Better conversations with IntenseDebate

Updated on November 14, 2008

Today I installed IntenseDebate on this blog as a way to address one of the things I don’t really like about commenting – the linear form comments tend to take.

What I mean is that the chronological-order format makes it difficult to track actual conversations where different people comment and interject as a conversation develops. Instead you simply get a list you have to scroll through which, if you get a post with loads of comments, soon gets cumbersome.

Not only that, I think structures like that de-stimulate people from continuing discussion or joining one where you will miss some of the points being made in the cut and thrust.

I tried coComment when it first appeared a few years ago (and initially got quite excited with it). I’ve considered some of the various comment plug-ins you can get for WordPress but none really seemed worthwhile or added something anyone wishing to comment would find of lasting value.

More recently I’ve looked at Disqus which I don’t like at all as your comments are taken away from your blog to a third-party location, plus my perception that it didn’t integrate well with my blog’s design template.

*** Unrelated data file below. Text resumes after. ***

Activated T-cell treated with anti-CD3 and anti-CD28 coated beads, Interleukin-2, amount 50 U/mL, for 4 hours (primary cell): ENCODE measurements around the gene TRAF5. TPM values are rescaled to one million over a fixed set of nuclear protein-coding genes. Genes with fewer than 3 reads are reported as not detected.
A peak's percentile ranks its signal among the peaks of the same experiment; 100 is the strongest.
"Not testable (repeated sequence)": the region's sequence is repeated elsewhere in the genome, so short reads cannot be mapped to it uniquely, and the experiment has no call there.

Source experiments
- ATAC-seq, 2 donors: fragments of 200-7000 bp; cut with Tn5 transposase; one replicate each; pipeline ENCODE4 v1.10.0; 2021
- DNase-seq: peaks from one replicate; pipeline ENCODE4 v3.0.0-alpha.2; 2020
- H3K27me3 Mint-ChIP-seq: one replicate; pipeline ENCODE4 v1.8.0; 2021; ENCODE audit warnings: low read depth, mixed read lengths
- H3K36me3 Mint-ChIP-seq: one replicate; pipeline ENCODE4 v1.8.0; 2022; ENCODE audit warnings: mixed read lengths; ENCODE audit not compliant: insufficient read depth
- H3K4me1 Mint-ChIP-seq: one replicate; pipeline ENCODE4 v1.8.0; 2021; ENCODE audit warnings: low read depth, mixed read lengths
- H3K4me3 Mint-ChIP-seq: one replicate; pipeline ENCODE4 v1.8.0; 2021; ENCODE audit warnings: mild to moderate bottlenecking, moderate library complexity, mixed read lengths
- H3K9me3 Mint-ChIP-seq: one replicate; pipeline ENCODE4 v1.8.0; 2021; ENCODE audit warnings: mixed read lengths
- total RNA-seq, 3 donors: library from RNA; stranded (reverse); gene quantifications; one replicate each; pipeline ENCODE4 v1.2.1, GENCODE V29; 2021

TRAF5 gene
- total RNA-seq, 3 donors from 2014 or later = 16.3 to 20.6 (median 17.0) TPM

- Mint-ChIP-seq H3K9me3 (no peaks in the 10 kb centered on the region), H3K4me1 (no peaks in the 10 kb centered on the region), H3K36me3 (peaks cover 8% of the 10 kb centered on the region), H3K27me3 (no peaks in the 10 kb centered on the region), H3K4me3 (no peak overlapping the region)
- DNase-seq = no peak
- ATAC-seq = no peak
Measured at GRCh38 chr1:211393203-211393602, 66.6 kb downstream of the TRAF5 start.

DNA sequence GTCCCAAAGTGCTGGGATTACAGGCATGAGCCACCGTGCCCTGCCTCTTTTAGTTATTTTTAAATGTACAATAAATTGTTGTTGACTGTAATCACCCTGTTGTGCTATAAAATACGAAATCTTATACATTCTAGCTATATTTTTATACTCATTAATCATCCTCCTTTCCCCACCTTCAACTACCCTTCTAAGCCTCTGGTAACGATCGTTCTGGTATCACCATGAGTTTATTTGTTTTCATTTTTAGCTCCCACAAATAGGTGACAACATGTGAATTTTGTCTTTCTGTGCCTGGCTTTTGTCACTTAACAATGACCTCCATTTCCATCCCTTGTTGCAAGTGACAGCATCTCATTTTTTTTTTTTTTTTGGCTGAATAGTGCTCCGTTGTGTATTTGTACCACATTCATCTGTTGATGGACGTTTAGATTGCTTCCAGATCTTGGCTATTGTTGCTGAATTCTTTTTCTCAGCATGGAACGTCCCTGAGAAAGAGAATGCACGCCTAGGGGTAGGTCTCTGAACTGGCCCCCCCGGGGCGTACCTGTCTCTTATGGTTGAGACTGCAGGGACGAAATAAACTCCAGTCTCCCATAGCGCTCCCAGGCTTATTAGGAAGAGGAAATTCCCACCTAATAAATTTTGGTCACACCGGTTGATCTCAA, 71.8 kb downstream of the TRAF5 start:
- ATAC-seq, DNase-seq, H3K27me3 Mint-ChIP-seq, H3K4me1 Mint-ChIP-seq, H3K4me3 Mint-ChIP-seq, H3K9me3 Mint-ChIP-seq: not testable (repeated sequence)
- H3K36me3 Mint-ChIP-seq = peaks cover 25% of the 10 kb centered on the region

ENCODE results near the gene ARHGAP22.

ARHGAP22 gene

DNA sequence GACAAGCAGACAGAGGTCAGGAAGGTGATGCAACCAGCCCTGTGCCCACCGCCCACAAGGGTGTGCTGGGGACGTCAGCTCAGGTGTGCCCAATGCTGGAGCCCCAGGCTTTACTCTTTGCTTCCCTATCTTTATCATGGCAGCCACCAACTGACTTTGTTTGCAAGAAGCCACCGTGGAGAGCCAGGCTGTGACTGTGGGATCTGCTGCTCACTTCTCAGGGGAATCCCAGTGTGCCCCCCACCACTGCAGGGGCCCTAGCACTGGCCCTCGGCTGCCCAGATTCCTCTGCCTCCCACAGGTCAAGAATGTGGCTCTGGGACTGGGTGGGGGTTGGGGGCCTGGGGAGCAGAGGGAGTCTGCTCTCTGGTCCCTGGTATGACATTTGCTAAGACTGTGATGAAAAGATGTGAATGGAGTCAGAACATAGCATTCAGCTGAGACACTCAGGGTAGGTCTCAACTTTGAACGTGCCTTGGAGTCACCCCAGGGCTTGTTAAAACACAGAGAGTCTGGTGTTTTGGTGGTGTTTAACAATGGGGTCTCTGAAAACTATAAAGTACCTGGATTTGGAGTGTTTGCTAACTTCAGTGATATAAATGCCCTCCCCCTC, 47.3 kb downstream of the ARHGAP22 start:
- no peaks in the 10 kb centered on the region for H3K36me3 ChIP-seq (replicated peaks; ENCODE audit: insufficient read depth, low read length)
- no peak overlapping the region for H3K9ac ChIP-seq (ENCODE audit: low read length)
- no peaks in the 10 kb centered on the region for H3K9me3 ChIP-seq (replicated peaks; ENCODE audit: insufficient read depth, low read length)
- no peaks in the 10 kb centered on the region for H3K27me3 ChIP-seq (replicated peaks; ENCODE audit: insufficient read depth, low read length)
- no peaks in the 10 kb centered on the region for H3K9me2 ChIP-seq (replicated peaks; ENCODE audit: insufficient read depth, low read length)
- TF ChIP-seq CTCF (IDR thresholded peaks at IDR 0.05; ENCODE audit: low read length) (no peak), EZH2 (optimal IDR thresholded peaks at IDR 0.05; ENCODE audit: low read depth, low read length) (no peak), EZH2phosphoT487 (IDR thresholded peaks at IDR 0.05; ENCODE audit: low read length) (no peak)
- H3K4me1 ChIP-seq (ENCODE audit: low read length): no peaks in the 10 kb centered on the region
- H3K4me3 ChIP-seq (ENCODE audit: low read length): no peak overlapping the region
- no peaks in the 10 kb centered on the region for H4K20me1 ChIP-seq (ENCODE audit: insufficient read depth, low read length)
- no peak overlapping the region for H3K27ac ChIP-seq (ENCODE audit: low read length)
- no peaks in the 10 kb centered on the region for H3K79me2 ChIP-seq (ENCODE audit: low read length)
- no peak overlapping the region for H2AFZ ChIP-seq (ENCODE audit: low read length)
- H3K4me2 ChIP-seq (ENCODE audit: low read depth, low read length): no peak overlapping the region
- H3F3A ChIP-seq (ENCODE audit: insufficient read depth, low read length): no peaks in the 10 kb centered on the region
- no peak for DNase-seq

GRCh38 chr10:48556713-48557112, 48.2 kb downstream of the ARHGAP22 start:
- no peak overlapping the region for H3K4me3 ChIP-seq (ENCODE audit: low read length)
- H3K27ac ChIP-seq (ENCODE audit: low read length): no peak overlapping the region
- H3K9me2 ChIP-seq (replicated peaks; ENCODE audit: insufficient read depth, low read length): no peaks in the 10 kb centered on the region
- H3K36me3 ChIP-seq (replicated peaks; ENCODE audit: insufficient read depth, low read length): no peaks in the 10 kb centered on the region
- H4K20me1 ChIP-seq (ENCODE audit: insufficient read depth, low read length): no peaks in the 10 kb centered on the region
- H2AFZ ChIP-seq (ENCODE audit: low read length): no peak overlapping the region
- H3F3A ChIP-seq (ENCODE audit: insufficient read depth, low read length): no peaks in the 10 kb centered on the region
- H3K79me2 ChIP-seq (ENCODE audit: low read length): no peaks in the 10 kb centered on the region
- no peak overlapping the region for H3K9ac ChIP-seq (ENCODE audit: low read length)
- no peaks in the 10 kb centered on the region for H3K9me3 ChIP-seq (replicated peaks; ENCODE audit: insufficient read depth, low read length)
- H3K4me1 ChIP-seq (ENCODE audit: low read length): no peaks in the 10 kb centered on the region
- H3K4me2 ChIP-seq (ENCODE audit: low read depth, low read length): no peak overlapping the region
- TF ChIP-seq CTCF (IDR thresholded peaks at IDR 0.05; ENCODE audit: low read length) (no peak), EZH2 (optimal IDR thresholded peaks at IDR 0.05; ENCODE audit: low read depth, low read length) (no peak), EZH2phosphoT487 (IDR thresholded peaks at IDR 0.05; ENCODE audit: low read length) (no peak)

So I’m trying IntenseDebate via the plug-in for WordPress which makes the comment form and published comments on each post look quite different, as this example indicates:

commentsexample

Note the in-line threading where I replied to a specific comment. And look at those RSS options. I like that. And the ‘follow this discussion’ box drops out to give you lots of different choices on subscribing to the content of just this comment thread.

Four clear reasons prompted me to give it a go:

  1. If I change my mind at any time and decide to revert back to the standard WordPress comment structure, I can synchronize all comments made via the IntenseDebate setup back into my blog’s comment database and not lose any comments – this is crucial and the #1 benefit for me.
  2. Comments anyone has made prior to installing IntenseDebate are easily integrated into the new system while still remaining within my WordPress comments database.
  3. IntenseDebate is owned by Automattic, the company behind WordPress and Akismet, with all the trust that implies (basically, I’m willing to trust them because of that).
  4. Of all the conversation-enhancing tools out there, IntenseDebate looks like the one I think everyone – me as the blog author and you as a commenter – would actually find useful and give us all a better overall experience.

So I’ll post what I think of IntenseDebate over on my tech blog as I get to know it (for an initial view, check out what RWW has to say). And my Twitter buddy Rik Wuts is going to check out Disqus and we’ll compare notes.

I guess, though, that the most important factor is what you, a commenter, thinks of IntenseDebate and what it offers. No doubt you’ll let me know, thanks.

Neville Hobson

Social Strategist, Communicator, Writer, and Podcaster with a curiosity for tech and how people use it. Believer in an Internet for everyone. Early adopter (and leaver) and experimenter with social media. Occasional test pilot of shiny new objects. Avid tea drinker.

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